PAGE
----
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Records - The Wailers

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The Wailers

The Wailers: Burnin’ Island SMAS 6338.

About a year or so ago, every rock & roll publication worth its salt was touting reggae as the Next Big Thing in popular music. It didn’t quite turn out that way. True, everyone from Paul Simon to J. Geils has tried their hand at reggae once or twice. And Johnny Nash’s “I Can See Clearly Now” made an impressive dent in the sales charts (with a big assist from two hit singles). But the Jamaican artists themselves – people like Jimmy Cliff and the Wailers – have gone largely unnoticed. Which is partly due to mediocre PR work by the record companies.

Take this album, for instance. BURNIN’ by the Wailers. Now there are at least four, maybe five or six cuts off this disc that would make dynamite 45’s (and unless you’re Emerson, Lake and Palmer, or Jethro Tull, or somebody like that, a hit single or two still boosts album sales like nothing else). Did Island release any of ‘em? Not to my knowledge. And if they did, there was little or no promotion in the trade papers; the LP got the same treatment.

Vinyl shortage or no vinyl shortage, more records are being released now than ever before. Unless it’s by an established act, you can hardly expect an album to sell by itself.

The Wailers are Rasta Men. Rasta Men are Jamaicans descended from Babylon, who worship Ethiopian emperor Halie Selassie as their god, (Jah). Guitarist and main composer Bob Marley refers to Jah frequently in his lyrics; and to Mount Zion, the Rasta’s “home” after death. He counterpoints spiritual allusions with a grimly realistic viewpoint of man’s condition on earth. Man is portrayed in constant struggle – repressed, hunted, imprisoned by the “bosses” of society, the “big trees” dressed in “uniforms of brutality.” And yet, man is ultimately triumphant – rising above his oppressors to find spiritual peace. The “small axe” chopping down the “big tree.” Now, all this could come off foolishly rather easily. But Marley’s command of understatement and metaphor makes his lyrics convincing and attractive.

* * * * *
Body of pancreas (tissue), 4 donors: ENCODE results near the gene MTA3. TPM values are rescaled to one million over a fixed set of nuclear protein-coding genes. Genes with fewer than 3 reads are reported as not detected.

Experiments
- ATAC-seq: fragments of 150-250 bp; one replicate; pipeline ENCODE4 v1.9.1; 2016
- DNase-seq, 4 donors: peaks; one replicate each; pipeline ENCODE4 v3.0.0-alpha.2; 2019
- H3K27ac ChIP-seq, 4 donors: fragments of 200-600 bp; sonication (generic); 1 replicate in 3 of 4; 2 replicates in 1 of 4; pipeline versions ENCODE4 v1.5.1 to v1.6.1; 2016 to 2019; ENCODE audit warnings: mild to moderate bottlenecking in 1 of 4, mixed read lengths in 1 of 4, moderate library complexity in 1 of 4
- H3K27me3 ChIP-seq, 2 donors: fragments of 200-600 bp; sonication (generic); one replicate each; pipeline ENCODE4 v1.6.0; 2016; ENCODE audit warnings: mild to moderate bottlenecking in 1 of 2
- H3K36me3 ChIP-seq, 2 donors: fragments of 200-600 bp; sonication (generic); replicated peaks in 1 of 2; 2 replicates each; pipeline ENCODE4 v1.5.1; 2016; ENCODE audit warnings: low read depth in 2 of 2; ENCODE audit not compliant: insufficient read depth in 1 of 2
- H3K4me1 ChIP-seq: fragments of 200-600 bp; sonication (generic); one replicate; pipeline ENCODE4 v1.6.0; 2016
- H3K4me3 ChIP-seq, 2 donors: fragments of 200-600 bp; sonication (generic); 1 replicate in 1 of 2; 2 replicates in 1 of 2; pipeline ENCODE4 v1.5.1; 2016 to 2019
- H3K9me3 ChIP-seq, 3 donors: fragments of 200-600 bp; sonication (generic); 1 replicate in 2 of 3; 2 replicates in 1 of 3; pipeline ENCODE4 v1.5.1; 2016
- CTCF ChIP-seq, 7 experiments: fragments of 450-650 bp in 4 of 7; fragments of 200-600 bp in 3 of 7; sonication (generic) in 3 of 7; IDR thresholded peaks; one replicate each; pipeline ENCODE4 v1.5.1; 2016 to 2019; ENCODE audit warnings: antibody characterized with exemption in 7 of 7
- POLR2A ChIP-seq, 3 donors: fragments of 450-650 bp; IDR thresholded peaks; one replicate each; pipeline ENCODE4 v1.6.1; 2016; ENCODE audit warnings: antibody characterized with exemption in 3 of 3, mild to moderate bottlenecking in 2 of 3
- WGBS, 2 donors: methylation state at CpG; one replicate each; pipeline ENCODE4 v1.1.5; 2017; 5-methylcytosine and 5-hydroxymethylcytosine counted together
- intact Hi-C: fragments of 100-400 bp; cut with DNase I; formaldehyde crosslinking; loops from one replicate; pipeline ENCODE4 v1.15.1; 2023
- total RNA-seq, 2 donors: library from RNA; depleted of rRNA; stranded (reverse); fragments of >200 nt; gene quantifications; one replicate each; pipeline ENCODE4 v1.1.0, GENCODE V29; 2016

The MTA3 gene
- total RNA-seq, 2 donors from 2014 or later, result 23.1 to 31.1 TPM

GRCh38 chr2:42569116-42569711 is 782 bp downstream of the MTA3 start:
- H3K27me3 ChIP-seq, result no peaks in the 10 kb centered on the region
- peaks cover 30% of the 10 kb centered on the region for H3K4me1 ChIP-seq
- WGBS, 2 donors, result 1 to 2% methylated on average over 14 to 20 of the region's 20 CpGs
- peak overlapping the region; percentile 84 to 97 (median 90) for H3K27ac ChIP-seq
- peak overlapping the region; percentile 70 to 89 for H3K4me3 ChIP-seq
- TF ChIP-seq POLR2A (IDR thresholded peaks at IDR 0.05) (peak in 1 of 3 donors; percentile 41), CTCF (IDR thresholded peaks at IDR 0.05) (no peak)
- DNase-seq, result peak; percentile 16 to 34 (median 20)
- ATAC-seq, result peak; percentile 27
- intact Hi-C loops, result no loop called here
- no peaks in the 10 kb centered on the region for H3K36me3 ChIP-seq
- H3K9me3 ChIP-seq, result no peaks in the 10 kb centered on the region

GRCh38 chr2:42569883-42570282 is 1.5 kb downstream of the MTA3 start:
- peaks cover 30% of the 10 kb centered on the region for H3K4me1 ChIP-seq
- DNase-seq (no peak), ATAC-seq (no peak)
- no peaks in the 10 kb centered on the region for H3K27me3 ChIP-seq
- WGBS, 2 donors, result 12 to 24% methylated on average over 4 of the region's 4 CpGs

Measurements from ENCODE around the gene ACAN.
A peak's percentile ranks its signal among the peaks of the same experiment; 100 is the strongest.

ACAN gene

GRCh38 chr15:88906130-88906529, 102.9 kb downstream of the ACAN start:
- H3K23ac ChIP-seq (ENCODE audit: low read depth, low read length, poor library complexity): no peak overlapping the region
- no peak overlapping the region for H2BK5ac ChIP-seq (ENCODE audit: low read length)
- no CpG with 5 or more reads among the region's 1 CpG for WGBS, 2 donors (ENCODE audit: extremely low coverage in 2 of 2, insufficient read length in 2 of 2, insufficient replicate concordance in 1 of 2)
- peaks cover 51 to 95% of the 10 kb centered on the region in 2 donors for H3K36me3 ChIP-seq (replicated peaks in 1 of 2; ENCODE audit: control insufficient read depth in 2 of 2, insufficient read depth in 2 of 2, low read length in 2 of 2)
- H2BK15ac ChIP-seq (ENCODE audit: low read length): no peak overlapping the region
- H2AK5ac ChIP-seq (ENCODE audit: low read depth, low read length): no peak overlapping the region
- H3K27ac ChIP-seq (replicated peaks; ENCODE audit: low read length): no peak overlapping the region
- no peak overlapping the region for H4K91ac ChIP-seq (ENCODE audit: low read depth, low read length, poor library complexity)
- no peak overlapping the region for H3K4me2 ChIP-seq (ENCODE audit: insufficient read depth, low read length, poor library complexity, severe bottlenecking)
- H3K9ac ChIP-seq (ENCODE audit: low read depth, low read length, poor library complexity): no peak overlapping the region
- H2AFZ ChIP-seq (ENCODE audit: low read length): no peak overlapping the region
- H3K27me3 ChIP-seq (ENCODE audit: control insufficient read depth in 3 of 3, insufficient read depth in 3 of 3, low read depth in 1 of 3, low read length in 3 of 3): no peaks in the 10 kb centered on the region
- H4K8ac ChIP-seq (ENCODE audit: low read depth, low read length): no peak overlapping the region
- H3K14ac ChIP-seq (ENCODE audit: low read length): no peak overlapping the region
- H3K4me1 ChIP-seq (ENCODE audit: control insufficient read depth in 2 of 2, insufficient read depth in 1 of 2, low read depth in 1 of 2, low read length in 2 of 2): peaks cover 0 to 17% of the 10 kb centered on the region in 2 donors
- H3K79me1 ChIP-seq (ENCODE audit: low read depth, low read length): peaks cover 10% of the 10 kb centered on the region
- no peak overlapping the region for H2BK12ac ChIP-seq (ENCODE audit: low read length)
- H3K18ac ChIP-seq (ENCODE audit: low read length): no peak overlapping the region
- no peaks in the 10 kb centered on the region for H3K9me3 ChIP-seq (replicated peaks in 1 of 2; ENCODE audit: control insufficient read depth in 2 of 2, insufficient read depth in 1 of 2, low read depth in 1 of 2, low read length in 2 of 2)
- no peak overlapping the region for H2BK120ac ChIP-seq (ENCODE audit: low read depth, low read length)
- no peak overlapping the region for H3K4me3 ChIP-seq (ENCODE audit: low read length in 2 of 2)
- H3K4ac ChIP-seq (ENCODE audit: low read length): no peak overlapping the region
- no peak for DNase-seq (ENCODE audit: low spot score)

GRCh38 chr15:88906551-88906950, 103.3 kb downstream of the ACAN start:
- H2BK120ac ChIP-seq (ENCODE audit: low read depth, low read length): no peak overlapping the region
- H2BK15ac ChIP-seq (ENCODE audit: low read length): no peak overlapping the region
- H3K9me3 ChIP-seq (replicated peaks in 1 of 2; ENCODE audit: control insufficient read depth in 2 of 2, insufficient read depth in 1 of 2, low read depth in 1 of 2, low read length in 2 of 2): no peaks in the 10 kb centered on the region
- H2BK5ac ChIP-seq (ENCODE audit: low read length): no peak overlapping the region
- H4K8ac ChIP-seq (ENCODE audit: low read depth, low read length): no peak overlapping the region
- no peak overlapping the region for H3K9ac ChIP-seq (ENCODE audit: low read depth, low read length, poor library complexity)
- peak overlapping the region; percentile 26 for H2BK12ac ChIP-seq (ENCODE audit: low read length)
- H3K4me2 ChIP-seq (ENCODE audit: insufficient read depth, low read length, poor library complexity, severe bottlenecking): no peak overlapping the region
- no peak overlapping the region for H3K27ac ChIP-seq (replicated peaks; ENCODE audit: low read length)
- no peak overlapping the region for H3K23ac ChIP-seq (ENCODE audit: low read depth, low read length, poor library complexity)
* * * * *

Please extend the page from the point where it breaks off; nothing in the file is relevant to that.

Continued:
(Editors Note: The SUN would like to point out that despite some positive aspects the Rasta religion is overwhelmingly sexist and holds women in contempt as inferior and redeemable only through service to their husbands.)

Marley’s rough-edged, insinuating vocals convey his message with deceptive ease. Lead guitarist Peter Macintosh and percussionist Bunny Livingstone give the band three expressive lead singers. And the group vocals suggest the rich R&B harmonies of the Temptations and/or the Miracles (circa mid-sixties) – while retaining an unusually haunting quality of their own.

The music completes the picture. It is body music first and foremost, and the Wailers handle the subtle rhythms of reggae with deft assurance (an assurance missing from many of the aforementioned attempts at reggae by American and British popstars). Drums, bass, guitars and keyboard form an airtight foundation of Jamaican funk, topped off by occasional fills and quips on organ, electric piano, or synthesizer. It’s an infectiously joyful sound. And in a popular music scene where pseudo-intellectual “seriousness” runs amuck, a little infectious joy would be a welcome relief.

When these elements come together successfully (as they do on 92.1% of the LP, according to my incredibly precise Critic’s Tally), the result is exhilirating – food for the body, mind and soul, almost as heavenly as Mount Zion itself.

I don’t know. Promotional problems aside, maybe reggae is somehow too ornate, too removed from most Americans’ musical tastes, to enjoy more than modest commercial success in the U.S. Nevertheless, the Wailers are there to be heard, and they have much to say. BURNIN’ testifies to that.

--Steve Frederick